STEPHEN Sondheim and James Lapine’s musical follows painter Georges Seurat (played by Adam Price) in the months leading up to the completion of his most fanous painting, A Sunday Afternoon On The Island Of La Grande Jatte. 

Consumed by his need to “finish the hat”, Seurat alienates the French bourgeoisie, spurns his fellow artists and neglects his lover Dot (Natalie Walker), not realising that his actions will reverberate through the next 100 years. Box office:

The Moondogs: Paying tribute to Fifties and Sixties favourites at Milton Rooms, Malton

Tribute show of the Easter break: The Moondogs, Milton Rooms, Malton, April 6, 8pm

PREPARE to be transported back in time to the late-1950s and Swinging Sixties as The Moondogs bring their raw energy to the hits of Chuck Berry, The Everly Brothers, Cliff Richard, The Searchers, The Swinging Blue Jeans, The Beatles, The Who, The Kinks, The Rolling Stones and more. Box office: 01653 696240 or

Fairground Attraction: Mark Nevin, left, Roy Dodds, Eddi Reader and Simon Edwards reunite after 35 years for a York-bound tour and new album

Gig announcement of the week: Fairground Attraction, York Barbican, October 1

AFTER an absence of 35 years, all four original members of short-lived late-Eighties’ band Fairground Attraction are reuniting for a 14-date British tour and an as-yet-untitled new studio album, preceded by first single What’s Wrong With The World?, out now.

Best known for their chart-topping debut, Perfect, winner of the Best Single prize at the 1988 Brit Awards, Fairground Attraction return with their country-pop line-up of singer Eddi Reader, guitarist Mark Nevin, guitarrón bassist Simon Edwards and drummer Roy Dodds. Tickets go on sale on Friday at 10am at

Pick Me Up Theatre to perform Stephen Sondheim shows at the double at Theatre@41, Monkgate in March and April

Sam Hird: Singing Sondheim with Pick Me Up Theatre

ROYAL College of Music student Sam Hird returns home to York to join his father Mark Hird in the Pick Me Up Theatre company for Sondheim We Remember at Theatre@41, Monkgate, York, from March 27 to 30.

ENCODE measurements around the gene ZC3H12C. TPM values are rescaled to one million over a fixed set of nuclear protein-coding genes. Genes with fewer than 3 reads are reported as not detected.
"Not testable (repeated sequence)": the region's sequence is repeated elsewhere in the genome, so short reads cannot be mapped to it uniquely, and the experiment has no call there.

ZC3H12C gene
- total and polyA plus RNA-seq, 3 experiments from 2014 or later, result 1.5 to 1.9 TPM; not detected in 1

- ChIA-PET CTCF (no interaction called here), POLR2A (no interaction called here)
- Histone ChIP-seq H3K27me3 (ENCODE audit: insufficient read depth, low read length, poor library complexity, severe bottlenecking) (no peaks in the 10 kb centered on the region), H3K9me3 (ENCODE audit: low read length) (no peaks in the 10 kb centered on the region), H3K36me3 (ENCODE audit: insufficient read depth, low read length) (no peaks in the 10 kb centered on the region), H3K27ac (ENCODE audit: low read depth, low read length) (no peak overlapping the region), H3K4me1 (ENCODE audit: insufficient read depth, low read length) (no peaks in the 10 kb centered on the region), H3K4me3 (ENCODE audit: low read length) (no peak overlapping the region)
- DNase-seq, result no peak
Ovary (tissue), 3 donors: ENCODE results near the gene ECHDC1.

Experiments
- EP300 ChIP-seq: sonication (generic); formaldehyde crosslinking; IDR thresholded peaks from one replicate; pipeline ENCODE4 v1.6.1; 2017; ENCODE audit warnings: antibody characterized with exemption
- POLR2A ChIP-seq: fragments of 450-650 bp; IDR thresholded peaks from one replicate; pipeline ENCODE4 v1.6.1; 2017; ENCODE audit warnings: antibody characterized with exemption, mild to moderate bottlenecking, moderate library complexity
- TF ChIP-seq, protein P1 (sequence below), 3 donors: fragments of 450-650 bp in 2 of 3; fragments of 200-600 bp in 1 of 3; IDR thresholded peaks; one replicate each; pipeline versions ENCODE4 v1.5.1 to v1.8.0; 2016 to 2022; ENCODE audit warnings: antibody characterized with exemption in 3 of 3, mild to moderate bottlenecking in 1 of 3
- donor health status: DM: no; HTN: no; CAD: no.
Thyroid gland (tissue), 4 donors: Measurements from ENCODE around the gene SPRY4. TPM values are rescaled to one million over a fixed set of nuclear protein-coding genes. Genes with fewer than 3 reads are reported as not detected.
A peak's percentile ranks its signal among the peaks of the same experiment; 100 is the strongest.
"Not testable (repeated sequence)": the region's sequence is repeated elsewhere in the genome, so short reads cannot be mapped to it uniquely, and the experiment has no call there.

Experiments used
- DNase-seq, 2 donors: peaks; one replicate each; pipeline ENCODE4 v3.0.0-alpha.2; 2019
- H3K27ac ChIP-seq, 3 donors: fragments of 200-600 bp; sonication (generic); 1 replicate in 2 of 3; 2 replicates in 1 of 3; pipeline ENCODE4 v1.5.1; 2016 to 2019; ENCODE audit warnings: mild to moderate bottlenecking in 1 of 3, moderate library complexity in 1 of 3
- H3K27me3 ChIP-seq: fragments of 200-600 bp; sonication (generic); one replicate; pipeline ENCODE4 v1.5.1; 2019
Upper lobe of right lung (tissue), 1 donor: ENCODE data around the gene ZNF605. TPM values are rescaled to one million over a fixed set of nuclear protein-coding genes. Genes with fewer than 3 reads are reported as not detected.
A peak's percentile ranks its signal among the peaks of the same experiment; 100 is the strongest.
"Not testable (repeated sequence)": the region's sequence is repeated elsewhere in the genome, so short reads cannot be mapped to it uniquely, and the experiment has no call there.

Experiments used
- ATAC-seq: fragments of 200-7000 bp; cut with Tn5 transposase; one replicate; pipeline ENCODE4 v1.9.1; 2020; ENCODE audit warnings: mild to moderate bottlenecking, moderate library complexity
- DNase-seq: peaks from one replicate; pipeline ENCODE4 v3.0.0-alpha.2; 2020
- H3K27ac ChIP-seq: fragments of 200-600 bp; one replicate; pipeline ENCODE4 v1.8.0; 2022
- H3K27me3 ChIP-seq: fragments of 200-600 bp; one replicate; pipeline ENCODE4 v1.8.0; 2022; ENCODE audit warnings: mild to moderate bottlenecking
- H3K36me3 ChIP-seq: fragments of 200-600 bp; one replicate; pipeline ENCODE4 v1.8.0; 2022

Taking part too in this celebration of New York composer and lyricist Stephen Sondheim will be director Helen ‘Bells’ Spencer, Susannah Baines, Emma Louise Dickinson, Alexandra Mather, Florence Poskitt, Andrew Roberts, Catherine Foster, Nick Sephton and Matthew Warry.

Planned originally for 2020 before Covid intervened – and Sondheim’s death on November 26 2021 at the age of 91 – Pick Me Up’s show features music from his Broadway shows, film scores and TV specials. Tickets for the 7.30pm evening shows and 2.30pm Saturday matinee are on sale at

Pick Me Up Theatre’s company of singers for Sondheim We Remember

Pick Me Up will make a swift return to Theatre@41 with a second Sondheim show, his 1984 musical collaboration with playwright and director James Lapine, Sunday In The Park With George, from April 5 to 13.

Inspired by Georges Seurat’s pointillist painting Sunday Afternoon On The Island Of La Grande Jatte, the musical follows Seurat (played by Adam Price) in the months leading up to the completion of that famous work.

Seurat alienates the French bourgeoisie, spurns his fellow artists and neglects his lover Dot (Natalie Walker), not realising that his actions will reverberate over the next 100 years.

Performances will start at 7.30pm on April 5, 6 and 9 to 13, plus 2.30pm on April 6, 7 and 13. Box office:

Picture pose: Pick Me Up Theatre’s Emma-Louise Dickinson, as Celeste, adds to the scene in Georges Seurat’s painting Sunday Afternoon On The Island Of La Grande Jatte, the inspiration for Stephen Sondheim and James Lapine’s musical Sunday In The Park With George